Date Published: July 14, 2017
Publisher: BioMed Central
Author(s): Joery Goossens, Maria Bjerke, Hanne Struyfs, Ellis Niemantsverdriet, Charisse Somers, Tobi Van den Bossche, Sara Van Mossevelde, Bart De Vil, Anne Sieben, Jean-Jacques Martin, Patrick Cras, Johan Goeman, Peter Paul De Deyn, Christine Van Broeckhoven, Julie van der Zee, Sebastiaan Engelborghs.
The Alzheimer’s disease (AD) cerebrospinal fluid (CSF) biomarkers Aβ1–42, t-tau, and p-tau181 overlap with other diseases. New tau modifications or epitopes, such as the non-phosphorylated tau fraction (p-taurel), may improve differential dementia diagnosis. The goal of this study is to investigate if p-taurel can improve the diagnostic performance of the AD CSF biomarker panel for differential dementia diagnosis.
The study population consisted of 45 AD, 45 frontotemporal lobar degeneration (FTLD), 45 dementia with Lewy bodies (DLB), and 21 Creutzfeldt-Jakob disease (CJD) patients, and 20 cognitively healthy controls. A substantial subset of the patients was pathology-confirmed. CSF levels of Aβ1–42, t-tau, p-tau181, and p-taurel were determined with commercially available single-analyte enzyme-linked immunosorbent assay (ELISA) kits. Diagnostic performance was evaluated by receiver operating characteristic (ROC) curve analyses, and area under the curve (AUC) values were compared using DeLong tests.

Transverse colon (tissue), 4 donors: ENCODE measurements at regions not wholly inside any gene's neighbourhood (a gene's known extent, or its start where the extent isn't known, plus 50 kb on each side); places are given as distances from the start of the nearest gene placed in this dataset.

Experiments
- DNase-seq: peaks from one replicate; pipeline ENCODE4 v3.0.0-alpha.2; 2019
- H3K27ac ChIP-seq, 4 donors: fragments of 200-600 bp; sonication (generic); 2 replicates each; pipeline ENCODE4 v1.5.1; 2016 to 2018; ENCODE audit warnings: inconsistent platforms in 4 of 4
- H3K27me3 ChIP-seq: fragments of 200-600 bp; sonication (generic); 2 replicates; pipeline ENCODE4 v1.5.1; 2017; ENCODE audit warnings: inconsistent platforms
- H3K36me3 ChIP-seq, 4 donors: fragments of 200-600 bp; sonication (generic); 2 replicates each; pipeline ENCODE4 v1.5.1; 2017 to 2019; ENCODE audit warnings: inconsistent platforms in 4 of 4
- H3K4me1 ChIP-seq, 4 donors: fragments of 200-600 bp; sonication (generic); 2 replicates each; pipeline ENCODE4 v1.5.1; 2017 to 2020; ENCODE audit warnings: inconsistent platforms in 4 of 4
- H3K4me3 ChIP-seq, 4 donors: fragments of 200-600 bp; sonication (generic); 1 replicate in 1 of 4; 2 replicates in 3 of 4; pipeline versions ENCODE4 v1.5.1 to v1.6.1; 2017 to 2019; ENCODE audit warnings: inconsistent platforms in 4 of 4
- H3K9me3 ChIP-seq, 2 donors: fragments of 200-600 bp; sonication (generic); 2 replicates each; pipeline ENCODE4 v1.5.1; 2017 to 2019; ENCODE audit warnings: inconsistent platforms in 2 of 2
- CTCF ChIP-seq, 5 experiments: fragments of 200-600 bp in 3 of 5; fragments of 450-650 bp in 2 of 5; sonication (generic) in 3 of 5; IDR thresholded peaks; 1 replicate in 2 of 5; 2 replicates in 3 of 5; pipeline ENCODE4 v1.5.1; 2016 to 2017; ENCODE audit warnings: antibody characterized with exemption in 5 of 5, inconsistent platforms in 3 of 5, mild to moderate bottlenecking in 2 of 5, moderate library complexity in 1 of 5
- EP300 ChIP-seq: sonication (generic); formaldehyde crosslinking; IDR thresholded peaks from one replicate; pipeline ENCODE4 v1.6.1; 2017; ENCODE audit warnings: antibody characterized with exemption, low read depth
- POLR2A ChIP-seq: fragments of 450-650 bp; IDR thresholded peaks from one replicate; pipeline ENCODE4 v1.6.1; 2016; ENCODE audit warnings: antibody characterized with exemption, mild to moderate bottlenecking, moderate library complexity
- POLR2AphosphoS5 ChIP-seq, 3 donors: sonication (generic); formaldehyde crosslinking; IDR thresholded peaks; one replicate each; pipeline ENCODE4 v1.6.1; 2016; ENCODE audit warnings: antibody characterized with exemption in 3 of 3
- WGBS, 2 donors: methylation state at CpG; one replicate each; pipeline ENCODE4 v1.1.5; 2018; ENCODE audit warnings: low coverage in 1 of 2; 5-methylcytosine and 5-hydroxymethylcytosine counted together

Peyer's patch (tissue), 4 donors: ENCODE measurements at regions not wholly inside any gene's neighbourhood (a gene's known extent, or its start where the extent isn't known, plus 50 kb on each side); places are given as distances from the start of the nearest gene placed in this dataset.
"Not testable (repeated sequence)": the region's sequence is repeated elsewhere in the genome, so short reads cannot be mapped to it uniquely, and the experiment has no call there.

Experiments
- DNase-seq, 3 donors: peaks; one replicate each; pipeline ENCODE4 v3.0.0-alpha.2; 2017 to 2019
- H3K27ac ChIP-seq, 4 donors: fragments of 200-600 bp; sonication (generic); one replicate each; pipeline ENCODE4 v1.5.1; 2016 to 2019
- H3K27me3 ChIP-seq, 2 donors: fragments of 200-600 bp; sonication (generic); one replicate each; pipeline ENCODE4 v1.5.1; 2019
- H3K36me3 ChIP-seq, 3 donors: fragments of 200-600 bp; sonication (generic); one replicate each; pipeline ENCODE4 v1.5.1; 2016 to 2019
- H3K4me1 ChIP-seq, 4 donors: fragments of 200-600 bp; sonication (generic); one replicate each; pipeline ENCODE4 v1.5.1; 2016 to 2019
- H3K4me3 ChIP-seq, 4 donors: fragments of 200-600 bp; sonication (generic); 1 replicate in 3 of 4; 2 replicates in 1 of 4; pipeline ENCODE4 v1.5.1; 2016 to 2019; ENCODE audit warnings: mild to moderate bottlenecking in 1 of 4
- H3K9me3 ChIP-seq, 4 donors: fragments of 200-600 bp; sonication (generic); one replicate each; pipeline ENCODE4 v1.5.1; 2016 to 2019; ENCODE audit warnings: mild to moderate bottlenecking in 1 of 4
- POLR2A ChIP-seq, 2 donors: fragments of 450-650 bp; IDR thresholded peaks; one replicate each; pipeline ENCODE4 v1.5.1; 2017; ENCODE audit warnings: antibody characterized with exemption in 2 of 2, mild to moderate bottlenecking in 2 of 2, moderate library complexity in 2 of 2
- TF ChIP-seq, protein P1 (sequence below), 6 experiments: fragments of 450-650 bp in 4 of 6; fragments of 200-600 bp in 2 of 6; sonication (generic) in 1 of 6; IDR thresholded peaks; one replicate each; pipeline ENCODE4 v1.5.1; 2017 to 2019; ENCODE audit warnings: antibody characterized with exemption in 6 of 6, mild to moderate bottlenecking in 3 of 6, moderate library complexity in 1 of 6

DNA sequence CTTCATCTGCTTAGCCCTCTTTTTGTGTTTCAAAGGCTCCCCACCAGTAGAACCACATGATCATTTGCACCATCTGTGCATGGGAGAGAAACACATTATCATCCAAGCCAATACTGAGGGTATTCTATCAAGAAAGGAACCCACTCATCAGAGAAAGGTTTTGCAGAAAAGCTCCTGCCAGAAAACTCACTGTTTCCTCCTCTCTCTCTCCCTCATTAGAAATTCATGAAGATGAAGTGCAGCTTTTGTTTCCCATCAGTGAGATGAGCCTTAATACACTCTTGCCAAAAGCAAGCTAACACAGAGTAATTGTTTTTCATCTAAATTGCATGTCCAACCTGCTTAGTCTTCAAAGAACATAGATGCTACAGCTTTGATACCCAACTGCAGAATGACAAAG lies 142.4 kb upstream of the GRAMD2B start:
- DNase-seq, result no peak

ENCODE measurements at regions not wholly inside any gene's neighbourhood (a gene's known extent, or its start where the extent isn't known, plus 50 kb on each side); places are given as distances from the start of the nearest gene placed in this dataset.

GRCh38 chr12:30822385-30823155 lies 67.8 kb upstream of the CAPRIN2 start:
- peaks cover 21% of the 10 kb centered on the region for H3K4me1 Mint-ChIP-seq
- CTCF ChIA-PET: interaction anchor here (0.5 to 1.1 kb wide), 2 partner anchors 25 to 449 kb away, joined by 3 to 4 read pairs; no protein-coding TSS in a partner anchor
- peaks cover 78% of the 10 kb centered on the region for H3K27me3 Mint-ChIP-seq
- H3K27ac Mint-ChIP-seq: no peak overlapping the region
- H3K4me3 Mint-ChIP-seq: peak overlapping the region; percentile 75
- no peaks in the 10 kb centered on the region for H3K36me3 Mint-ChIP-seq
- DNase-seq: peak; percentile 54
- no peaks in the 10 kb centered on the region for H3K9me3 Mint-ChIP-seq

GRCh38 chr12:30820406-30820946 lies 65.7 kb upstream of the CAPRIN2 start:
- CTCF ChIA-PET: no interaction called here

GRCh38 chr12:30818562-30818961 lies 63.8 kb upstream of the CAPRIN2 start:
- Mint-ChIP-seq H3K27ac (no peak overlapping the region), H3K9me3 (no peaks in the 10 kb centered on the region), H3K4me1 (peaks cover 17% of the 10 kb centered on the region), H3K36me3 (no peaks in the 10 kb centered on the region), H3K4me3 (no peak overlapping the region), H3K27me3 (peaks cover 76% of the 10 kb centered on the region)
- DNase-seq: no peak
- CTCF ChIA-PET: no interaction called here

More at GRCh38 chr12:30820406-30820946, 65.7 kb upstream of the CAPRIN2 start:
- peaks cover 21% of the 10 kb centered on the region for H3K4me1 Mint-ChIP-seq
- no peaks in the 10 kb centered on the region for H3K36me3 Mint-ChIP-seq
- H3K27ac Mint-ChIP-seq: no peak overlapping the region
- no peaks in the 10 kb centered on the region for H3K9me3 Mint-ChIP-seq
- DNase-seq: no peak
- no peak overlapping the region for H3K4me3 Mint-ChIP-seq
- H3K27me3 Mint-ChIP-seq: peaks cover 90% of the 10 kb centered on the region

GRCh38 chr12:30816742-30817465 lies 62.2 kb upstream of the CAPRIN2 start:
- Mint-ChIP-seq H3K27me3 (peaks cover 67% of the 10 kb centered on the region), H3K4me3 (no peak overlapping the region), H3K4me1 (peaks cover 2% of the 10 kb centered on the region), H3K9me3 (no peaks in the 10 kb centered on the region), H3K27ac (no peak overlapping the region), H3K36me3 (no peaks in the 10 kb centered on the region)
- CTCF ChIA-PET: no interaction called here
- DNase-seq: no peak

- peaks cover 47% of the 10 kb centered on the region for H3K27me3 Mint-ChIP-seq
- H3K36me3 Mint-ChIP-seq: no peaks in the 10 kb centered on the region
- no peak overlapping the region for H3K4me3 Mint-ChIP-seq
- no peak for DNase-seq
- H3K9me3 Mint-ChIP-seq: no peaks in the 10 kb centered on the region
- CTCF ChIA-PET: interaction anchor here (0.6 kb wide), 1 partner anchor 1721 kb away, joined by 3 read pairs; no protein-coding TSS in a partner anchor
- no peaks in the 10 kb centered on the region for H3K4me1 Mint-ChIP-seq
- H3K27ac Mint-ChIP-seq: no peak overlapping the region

The diagnostic performance of single markers as well as biomarker ratios was determined for each pairwise comparison of different dementia groups and controls. The addition of p-taurel to the AD biomarker panel decreased its diagnostic performance when discriminating non-AD, FTLD, and DLB from AD. As a single marker, p-taurel increased the diagnostic performance for CJD. No significant difference was found in AUC values with the addition of p-taurel when differentiating between AD or non-AD dementias and controls.
The addition of p-taurel to the AD CSF biomarker panel failed to improve differentiation between AD and non-AD dementias.
The online version of this article (doi:10.1186/s13195-017-0275-5) contains supplementary material, which is available to authorized users.